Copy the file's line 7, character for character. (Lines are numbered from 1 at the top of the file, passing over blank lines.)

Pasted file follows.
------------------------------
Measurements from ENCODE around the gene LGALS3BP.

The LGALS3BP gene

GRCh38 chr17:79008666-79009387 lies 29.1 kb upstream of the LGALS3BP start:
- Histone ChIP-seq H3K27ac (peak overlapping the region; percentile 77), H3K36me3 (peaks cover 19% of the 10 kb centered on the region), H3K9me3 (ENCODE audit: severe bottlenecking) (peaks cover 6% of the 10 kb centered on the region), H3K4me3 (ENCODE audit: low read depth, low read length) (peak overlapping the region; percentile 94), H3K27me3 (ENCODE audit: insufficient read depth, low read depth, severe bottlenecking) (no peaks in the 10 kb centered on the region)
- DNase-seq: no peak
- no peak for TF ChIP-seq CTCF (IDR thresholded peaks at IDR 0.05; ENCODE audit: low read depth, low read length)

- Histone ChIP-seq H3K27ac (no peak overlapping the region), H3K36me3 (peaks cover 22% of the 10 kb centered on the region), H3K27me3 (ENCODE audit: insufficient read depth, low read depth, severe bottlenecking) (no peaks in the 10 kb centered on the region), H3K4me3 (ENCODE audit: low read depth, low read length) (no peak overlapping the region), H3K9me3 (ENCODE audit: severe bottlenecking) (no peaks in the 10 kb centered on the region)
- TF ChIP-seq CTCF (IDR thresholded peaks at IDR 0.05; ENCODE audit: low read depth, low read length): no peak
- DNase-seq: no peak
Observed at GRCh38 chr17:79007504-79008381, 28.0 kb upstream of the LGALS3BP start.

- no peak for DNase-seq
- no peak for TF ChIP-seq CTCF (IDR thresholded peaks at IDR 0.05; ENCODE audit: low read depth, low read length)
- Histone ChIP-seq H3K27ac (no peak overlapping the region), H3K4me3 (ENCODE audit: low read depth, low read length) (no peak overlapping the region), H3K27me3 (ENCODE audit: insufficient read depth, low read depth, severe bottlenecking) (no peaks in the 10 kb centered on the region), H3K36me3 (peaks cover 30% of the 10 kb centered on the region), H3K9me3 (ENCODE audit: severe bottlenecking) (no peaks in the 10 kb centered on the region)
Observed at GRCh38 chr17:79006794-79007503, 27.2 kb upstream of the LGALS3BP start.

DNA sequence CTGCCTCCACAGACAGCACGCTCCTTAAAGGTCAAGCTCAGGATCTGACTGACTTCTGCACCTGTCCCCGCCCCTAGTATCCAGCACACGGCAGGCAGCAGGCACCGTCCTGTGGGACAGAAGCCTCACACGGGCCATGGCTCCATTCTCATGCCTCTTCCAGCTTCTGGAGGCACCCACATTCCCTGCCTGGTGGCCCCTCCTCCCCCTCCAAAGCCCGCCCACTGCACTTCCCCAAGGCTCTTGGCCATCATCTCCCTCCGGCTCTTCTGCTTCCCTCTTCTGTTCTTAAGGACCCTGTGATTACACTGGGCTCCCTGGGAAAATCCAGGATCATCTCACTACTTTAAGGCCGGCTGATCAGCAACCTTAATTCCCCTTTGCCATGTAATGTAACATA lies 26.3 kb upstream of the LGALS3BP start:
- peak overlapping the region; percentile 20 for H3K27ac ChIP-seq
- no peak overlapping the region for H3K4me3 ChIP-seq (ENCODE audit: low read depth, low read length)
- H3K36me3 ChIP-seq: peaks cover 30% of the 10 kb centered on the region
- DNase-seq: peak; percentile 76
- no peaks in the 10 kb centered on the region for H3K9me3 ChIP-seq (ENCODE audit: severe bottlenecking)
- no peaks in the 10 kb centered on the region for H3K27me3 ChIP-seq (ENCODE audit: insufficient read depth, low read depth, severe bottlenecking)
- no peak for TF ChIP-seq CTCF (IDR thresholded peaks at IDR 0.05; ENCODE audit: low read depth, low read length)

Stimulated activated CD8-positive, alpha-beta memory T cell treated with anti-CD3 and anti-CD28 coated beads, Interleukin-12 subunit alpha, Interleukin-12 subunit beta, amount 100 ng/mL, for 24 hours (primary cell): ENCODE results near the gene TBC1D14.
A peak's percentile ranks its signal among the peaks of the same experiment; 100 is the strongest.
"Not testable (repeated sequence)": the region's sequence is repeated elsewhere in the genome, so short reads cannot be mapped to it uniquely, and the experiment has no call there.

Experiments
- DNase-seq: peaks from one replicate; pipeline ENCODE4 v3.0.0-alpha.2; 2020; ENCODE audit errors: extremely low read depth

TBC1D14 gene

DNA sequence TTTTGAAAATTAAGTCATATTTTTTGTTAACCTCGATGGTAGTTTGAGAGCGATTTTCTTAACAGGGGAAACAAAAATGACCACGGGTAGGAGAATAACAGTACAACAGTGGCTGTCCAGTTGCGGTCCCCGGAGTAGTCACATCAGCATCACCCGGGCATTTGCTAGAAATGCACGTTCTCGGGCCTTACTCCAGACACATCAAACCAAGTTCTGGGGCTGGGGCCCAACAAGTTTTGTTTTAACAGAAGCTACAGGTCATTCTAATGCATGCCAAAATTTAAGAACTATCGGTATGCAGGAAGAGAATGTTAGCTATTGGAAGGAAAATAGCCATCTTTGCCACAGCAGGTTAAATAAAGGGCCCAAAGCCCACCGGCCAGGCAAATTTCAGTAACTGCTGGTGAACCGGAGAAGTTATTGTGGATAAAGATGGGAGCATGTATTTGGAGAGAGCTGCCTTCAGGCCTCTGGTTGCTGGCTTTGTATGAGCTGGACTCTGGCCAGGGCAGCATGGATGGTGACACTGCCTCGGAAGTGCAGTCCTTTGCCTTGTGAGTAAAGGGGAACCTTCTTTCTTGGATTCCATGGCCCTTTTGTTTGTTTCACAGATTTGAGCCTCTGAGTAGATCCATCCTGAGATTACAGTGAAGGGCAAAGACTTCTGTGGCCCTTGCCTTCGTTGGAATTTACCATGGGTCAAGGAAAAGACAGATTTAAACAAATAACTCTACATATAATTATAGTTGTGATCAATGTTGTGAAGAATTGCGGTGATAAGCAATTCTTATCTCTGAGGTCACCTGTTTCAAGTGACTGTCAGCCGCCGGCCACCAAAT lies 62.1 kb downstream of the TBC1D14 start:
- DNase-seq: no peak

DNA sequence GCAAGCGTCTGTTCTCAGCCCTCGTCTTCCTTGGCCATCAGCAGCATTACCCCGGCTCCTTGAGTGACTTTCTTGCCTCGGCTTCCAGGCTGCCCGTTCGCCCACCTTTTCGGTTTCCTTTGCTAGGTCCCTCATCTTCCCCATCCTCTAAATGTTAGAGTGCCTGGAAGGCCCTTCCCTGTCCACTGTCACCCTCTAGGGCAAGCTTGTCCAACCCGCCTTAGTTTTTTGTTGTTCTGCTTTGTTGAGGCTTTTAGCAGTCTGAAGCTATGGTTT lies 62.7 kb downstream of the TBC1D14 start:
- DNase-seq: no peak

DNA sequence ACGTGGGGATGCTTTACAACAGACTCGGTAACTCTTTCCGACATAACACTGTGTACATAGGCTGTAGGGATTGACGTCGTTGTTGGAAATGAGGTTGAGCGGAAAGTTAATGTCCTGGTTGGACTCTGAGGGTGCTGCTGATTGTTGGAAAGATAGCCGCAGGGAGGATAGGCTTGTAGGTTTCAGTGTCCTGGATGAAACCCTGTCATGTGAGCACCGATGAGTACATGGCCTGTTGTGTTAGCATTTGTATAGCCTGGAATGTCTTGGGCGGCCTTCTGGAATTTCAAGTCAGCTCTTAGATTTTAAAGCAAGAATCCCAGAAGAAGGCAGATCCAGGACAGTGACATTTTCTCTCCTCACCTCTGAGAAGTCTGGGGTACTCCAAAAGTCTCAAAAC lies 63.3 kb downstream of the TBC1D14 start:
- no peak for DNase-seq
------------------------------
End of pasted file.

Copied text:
- Histone ChIP-seq H3K27ac (no peak overlapping the region), H3K36me3 (peaks cover 22% of the 10 kb centered on the region), H3K27me3 (ENCODE audit: insufficient read depth, low read depth, severe bottlenecking) (no peaks in the 10 kb centered on the region), H3K4me3 (ENCODE audit: low read depth, low read length) (no peak overlapping the region), H3K9me3 (ENCODE audit: severe bottlenecking) (no peaks in the 10 kb centered on the region)